Two young red foxes, #23-1232 and 1273, were brought to DCHS’s Wildlife Center by a property owner who had been observing the family in their backyard. The entire fox family had mange, and the fox mother had disappeared. We advised them to live-trap the young and bring them in for treatment. The first of two juveniles, (both male and presumed siblings) was caught and brought in late July; the other was caught in early August. They were housed separately indoors at first to more easily care for them, but after responding well to treatment they were reunited outside in the same enclosure. They were released together at the end of September.
Sarcoptic mange is caused by a mite which burrows into the skin causing intense itching. The fox then scratches causing crusting, fur loss, broken skin, and secondary infections. Sarcoptic mange is curable if the animal is treated before these complications become too severe. Left untreated, these conditions can be fatal.
It is important, however, not to attempt to medicate mange in the wild. Other animals can eat the medications and possibly overdose on them, and the related health complications of mange such as wounds, infections, starvation, hair loss, and hypothermia, cannot be appropriately treated unless they are captured. Animals with mange need to be in rehabilitation for these secondary complications otherwise their condition could worsen.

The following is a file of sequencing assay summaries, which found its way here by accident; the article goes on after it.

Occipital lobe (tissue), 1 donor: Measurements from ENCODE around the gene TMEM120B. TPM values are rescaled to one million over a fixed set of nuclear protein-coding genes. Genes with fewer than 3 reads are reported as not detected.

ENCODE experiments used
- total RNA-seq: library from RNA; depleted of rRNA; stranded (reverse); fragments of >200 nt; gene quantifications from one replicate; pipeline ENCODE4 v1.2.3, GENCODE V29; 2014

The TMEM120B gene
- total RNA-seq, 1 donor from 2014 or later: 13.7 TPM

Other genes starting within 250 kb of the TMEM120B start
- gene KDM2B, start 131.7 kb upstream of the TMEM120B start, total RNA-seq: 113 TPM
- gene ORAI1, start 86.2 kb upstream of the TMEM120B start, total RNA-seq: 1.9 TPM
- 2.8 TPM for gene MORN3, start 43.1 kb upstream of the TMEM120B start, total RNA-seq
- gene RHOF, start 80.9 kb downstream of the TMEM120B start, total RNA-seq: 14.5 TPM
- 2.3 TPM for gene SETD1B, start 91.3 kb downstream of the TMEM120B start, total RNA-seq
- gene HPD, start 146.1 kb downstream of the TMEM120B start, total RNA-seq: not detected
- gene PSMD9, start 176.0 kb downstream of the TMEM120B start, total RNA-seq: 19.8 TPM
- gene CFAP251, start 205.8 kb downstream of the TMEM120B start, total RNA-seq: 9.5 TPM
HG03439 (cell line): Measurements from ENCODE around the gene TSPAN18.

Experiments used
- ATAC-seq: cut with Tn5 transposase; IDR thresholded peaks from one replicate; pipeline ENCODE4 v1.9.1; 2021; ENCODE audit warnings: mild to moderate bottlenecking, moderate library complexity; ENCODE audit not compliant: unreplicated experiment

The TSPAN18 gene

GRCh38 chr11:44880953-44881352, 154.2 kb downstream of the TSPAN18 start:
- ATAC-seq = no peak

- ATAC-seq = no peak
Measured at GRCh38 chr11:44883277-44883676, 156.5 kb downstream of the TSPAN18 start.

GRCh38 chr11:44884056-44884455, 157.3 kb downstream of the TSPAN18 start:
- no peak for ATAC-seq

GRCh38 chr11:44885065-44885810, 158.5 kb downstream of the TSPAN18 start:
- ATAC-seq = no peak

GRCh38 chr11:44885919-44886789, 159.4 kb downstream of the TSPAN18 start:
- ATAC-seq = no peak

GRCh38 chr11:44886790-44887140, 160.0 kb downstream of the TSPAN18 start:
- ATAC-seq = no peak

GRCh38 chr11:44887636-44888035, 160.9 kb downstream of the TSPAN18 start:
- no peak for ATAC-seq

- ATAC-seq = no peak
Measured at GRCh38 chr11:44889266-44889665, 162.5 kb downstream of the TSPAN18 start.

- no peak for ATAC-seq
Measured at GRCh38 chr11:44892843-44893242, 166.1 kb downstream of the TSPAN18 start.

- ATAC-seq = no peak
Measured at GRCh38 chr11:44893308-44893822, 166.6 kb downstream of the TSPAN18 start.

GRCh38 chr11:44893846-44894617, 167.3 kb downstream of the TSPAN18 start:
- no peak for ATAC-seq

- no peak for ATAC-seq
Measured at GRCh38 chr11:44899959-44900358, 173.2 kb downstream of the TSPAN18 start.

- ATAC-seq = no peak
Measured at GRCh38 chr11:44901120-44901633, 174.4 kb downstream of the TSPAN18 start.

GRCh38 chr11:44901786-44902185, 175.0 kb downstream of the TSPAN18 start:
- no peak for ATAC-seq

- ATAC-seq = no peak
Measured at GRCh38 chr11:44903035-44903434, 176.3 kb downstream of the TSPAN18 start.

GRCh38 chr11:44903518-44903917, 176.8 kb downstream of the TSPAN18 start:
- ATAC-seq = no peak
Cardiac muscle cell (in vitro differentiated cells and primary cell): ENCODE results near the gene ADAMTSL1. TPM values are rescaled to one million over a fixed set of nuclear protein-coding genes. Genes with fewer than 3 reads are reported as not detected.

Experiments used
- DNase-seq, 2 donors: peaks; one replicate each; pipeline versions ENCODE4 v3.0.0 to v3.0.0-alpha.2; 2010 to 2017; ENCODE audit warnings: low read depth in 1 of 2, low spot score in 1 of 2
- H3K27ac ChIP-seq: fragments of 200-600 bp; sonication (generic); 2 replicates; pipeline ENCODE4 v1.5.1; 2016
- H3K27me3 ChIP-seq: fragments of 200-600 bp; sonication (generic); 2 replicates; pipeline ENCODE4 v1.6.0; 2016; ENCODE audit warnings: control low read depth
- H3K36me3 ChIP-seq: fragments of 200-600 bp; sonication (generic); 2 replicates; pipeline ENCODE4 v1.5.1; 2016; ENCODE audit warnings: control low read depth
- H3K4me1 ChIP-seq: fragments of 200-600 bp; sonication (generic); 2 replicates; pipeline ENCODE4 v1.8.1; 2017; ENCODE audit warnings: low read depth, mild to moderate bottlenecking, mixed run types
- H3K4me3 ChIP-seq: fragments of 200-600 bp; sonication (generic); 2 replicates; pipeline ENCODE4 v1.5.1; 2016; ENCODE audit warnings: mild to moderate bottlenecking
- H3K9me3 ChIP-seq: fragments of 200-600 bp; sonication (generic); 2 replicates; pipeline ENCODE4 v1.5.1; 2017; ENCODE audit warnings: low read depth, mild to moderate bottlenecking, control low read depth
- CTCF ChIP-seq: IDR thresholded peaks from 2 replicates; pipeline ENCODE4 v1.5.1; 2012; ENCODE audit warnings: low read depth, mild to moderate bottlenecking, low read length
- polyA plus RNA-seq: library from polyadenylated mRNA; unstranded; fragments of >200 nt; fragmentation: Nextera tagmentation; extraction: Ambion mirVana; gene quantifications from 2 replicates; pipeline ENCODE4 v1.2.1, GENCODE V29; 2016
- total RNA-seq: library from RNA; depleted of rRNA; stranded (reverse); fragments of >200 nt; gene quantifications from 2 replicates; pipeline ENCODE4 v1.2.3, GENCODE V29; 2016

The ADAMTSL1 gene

With red foxes living in closer quarters in urban areas, mange is unfortunately a common issue. Keep in mind that, although you may want to help these animals they may become defensive when approached. Capture of wildlife should only be attempted with direction from licensed wildlife rehabilitators, for the safety of all involved—human and animal alike.
Sarah Karls is a Senior Licensed Wildlife Rehabilitator at DCHS's Wildlife Center.
Top photo: Red fox siblings #23-1232 and 1273 enjoy the space in an outdoor enclosure at night.
Wildlife Center Helps Special Species
Special Species Update: Teddy the Domestic Fox
When this fox arrived at DCHS's Wildlife Center in July, staff knew right away he was not wild. This meant he couldn’t be released to the wild like a rehabilitated patient. Foxes have very specific needs unlikely to be met in a regular home, so he needed a specific placement with licensed experts who understand his species’ needs so he could thrive. Read how DCHS's Wildlife rehabilitators cared for Teddy and found him a new home.